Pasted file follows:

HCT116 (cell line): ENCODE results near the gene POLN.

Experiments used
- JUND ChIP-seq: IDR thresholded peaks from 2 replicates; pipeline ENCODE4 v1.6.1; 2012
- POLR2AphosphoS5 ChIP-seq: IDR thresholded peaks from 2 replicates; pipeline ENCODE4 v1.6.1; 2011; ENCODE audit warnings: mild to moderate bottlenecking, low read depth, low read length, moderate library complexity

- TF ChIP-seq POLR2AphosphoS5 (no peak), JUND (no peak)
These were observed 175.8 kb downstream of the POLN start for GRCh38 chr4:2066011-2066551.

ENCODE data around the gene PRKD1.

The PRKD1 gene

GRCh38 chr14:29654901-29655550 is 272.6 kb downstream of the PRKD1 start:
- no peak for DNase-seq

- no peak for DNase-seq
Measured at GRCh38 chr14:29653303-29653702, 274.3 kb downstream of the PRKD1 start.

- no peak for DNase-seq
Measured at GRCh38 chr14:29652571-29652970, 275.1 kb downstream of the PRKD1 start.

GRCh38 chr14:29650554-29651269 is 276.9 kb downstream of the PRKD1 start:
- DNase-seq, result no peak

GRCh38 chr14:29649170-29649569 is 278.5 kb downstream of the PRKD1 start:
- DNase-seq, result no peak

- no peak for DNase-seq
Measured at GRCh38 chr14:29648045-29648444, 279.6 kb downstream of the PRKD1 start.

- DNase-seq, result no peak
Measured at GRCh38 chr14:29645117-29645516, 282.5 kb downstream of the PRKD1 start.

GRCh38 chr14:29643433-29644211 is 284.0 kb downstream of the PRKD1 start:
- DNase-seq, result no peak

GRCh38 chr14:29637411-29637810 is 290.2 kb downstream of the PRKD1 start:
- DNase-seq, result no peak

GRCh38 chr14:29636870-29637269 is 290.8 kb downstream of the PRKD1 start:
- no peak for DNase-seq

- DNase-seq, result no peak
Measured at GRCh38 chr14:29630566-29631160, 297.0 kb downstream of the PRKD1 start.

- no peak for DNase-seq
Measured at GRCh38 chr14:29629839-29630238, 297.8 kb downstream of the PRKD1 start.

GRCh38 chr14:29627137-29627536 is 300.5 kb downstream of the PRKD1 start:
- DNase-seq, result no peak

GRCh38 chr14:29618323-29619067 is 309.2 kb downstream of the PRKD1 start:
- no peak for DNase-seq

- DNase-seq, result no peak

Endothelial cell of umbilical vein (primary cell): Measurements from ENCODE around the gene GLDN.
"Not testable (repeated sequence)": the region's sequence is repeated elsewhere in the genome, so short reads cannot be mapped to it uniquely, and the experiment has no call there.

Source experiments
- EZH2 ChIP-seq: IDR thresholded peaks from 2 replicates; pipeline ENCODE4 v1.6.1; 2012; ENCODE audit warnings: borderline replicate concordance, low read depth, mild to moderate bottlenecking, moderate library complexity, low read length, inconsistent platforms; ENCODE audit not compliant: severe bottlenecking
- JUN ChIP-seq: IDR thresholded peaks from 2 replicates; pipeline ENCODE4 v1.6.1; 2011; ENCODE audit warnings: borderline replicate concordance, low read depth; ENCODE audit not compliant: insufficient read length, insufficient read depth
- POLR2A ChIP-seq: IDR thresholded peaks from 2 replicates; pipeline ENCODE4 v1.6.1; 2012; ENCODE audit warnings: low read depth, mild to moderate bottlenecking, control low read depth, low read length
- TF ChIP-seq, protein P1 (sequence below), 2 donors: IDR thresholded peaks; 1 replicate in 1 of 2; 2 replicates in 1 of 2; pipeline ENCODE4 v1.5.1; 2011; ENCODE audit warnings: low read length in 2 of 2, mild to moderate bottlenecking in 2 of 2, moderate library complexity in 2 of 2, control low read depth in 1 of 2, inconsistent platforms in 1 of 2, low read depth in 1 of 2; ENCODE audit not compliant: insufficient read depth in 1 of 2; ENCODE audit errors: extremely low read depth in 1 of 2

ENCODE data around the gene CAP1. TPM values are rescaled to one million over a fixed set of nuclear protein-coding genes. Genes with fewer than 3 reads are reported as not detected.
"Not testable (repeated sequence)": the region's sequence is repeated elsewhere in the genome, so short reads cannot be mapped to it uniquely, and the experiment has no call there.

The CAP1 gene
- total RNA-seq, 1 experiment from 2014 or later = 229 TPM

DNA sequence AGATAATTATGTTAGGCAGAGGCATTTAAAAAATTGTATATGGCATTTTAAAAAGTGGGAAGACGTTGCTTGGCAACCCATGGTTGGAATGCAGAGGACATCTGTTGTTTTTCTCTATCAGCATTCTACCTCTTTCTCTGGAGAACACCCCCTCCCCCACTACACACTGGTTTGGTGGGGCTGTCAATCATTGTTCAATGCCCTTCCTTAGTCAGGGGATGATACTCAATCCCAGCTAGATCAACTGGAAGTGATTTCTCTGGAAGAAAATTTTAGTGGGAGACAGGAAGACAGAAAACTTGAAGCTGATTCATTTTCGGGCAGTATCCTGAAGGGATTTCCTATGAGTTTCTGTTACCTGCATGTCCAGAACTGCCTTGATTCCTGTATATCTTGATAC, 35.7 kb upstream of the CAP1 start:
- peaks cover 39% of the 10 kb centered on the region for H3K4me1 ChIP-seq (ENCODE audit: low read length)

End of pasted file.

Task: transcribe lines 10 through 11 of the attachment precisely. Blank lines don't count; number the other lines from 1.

- no peak for DNase-seq

- no peak for DNase-seq